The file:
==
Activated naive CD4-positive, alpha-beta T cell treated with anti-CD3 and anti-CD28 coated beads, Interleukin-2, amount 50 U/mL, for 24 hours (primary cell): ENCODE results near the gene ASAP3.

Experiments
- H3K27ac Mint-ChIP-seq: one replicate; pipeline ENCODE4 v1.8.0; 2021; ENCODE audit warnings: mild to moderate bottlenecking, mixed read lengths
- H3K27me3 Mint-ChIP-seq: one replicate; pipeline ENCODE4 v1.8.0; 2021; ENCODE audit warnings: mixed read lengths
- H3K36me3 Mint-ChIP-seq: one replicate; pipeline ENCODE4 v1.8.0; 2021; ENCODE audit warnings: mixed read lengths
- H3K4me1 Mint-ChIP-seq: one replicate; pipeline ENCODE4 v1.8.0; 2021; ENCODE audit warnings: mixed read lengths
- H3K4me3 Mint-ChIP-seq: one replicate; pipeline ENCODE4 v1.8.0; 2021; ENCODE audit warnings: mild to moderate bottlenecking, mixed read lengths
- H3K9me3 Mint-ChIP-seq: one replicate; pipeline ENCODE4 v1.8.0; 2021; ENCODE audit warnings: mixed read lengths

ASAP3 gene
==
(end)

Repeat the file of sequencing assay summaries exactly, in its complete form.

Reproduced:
Activated naive CD4-positive, alpha-beta T cell treated with anti-CD3 and anti-CD28 coated beads, Interleukin-2, amount 50 U/mL, for 24 hours (primary cell): ENCODE results near the gene ASAP3.

Experiments
- H3K27ac Mint-ChIP-seq: one replicate; pipeline ENCODE4 v1.8.0; 2021; ENCODE audit warnings: mild to moderate bottlenecking, mixed read lengths
- H3K27me3 Mint-ChIP-seq: one replicate; pipeline ENCODE4 v1.8.0; 2021; ENCODE audit warnings: mixed read lengths
- H3K36me3 Mint-ChIP-seq: one replicate; pipeline ENCODE4 v1.8.0; 2021; ENCODE audit warnings: mixed read lengths
- H3K4me1 Mint-ChIP-seq: one replicate; pipeline ENCODE4 v1.8.0; 2021; ENCODE audit warnings: mixed read lengths
- H3K4me3 Mint-ChIP-seq: one replicate; pipeline ENCODE4 v1.8.0; 2021; ENCODE audit warnings: mild to moderate bottlenecking, mixed read lengths
- H3K9me3 Mint-ChIP-seq: one replicate; pipeline ENCODE4 v1.8.0; 2021; ENCODE audit warnings: mixed read lengths

ASAP3 gene